Allergy UK’s Endorsement Schemes and Methylisothiazolinone

Allergy UK is the operational name of the British Allergy Foundation – one of the British charities dedicated to supporting those with sensitivities and allergies. 

Seal of Approval Logo PNG 300ppiThey have two endorsement schemes. Their Seal of Approval (left) is given to products which, for example, “have significantly reduced allergen/chemical content” and meet certain standards set by allergy specialists. Their Allergy Friendly Products award, meanwhile, is intended for “products which may be of benefit to sufferers of allergy …”

Recently, a reader drew my attention to the matter of Fairy Non-Bio laundry products, some of which were being described on supermarket websites as having been awarded the Seal of Approval.

I found this surprising, as some contain MI, and contacted Allergy UK. Their deputy CEO Lindsey McManus told me that they had endorsed a range of Fairy Non-Bio products previously, when none contained MI, but that Fairy “… reformulated Fairy Non-Bio Liquid and Gel which then contained methylisothiazolinone. As a result, we advised them we could no longer endorse these two products which meant they could no longer use our Seal of Approval.”

Screen Shot 2016-03-19 at 21.13.49This happened in March 2015. Fairy’s owners, Procter & Gamble, ceased marketing the Seal of Approval for the Fairy Non-Bio product range, and communicated this to all parties they work with, but this message clearly has not got through fully, because Tesco’s page for Fairy Non-Bio Washing Gel (which contains both BIT and MI, as can be seen) still mentions the Seal of Approval in the blurb (see right, screen grab taken 20th March 2016). 

For clarity, it is the Fairy Non-Bio Liquid and Gel which contain isothiazolinones.

It appears that the Fairy Non-Bio Powder / Granules and Fairy Non-Bio Tablets / Liquid Tablets / Capsules are MI-free.

All Procter & Gamble products in various countries (including brands such as Bold, Ariel, Febreze, Lenor, Daz, Viakal and many more) and their ingredients can be checked at their site here. As always, check labels too, though.

Allergy UK Policy on MI

Lindsay also told us that “Allergy UK do not endorse products containing methylisothiazolinone which come into contact with the skin, e.g. personal care products or laundry products.”

Good news. But this does mean products such as MI-containing paints, surface cleaners or air fresheners can be endorsed. And in fact, at least one endorsed paint, Keim Ecosil-ME, does contain MI, albeit at a very low level – maximum 0.0006%. Keim told us that this was the product in their range with the lowest MI and that the MI ” … isn’t added to the paint by Keim, but present as an impurity via the raw materials and therefore we feel it responsible to disclose it”. Indeed – but it’s still not MI Free.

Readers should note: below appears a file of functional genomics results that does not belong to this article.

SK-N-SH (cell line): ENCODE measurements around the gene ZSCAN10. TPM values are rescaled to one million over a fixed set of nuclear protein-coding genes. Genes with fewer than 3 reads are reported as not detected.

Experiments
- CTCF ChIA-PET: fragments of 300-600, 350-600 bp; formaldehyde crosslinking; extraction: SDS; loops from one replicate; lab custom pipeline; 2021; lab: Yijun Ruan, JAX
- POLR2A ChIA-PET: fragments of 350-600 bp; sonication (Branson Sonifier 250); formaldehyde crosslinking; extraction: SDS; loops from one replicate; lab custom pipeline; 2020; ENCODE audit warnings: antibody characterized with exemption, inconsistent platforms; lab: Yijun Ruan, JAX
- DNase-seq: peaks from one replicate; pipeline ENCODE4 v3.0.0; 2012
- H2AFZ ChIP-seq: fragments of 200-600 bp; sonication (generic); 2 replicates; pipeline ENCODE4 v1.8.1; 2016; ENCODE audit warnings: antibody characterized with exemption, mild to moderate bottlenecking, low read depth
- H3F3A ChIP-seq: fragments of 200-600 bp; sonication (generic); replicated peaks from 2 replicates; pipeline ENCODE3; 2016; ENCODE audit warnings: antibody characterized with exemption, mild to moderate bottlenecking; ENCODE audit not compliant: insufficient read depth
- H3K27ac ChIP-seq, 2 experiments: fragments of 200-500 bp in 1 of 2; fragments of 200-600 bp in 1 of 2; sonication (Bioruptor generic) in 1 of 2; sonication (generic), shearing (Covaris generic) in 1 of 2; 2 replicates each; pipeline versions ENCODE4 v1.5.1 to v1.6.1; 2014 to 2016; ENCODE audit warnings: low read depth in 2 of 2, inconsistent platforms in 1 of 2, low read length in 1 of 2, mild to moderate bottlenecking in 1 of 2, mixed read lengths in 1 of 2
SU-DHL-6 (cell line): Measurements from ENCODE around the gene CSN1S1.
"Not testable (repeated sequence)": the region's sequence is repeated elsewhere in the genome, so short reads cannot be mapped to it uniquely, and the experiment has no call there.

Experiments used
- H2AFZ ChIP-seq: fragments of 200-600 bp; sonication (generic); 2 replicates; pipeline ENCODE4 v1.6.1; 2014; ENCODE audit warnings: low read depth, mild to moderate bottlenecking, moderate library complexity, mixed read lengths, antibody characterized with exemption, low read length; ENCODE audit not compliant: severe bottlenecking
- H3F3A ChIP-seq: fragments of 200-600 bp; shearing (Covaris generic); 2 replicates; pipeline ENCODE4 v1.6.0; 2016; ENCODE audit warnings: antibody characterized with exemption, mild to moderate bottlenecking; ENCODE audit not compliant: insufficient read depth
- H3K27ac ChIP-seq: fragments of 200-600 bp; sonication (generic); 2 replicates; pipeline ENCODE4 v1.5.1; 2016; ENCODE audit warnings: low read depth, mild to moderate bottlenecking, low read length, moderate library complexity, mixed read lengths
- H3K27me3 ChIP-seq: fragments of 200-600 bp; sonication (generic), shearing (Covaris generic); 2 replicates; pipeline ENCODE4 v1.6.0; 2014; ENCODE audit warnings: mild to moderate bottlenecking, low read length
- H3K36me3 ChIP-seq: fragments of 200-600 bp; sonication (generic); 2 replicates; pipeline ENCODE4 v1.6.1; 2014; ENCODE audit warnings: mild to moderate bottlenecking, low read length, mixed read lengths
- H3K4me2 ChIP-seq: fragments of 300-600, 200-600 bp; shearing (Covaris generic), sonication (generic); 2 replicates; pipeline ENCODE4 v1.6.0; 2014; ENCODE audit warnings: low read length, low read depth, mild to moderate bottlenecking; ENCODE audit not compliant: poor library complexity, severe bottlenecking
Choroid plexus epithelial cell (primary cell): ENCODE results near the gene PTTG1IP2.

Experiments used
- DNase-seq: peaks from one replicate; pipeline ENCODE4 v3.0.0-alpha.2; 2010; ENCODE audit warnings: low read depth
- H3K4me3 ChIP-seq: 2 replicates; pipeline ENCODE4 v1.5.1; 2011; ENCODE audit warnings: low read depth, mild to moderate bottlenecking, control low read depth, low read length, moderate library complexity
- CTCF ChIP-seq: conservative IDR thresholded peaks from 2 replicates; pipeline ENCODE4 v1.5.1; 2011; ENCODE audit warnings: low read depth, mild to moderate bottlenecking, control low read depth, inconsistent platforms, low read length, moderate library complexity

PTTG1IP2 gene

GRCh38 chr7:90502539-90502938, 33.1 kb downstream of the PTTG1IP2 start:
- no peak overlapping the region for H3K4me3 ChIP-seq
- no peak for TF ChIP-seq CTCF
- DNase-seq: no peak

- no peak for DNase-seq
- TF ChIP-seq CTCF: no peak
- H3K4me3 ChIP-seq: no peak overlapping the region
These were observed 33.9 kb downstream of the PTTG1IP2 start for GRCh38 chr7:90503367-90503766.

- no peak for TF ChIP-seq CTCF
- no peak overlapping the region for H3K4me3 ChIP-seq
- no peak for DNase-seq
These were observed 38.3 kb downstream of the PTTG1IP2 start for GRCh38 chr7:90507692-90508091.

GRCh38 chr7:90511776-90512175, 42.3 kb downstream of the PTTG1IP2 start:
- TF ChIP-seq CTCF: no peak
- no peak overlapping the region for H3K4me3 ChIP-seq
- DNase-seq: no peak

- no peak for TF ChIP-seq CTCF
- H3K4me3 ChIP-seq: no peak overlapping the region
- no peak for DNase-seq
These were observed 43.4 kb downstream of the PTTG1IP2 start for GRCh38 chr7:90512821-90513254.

Ecover ZERO – MI Free

Possibly the most useful of Allergy UK endorsed products are the Cleaning Products – but bear in mind that only laundry products are guaranteed MI-free, not surface cleaners, for which the usual precautions must apply. That said, many will be MI-free and also possibly free of other allergen triggers / fragrances. 

Surcare laundry products are included (other than their fabric conditioner – which does contain isothiazolinones).

Ecover Zero products (which are additionally fragrance free – pictured above) are completely safe (this does not necessarily apply in other countries, such as the US).

Many products in the Ecozone Collection have Allergy Friendly Product status (some Ecozone products do contain MI / BIT though).

It’s good to see wholly MI-free brands Greenscents and Bio-D with endorsements too. 

Looking for household cleaning? Try our MI-Free Kitchen Directory and MI-Free Bathroom Directory.
Looking for washing products? Try our MI-free Laundry Products Directory.

2 Comments

  1. Michelle Randall

    Please realize that those of us sensitized to methylisothiazolinone , there is no “safe” amount. This chemical causes blistering , open sores and itching that compares to poison ivy.

    Reply
    1. MI Free (Post author)

      I do understand that. Is there something in the post that you disagree with?

      Reply

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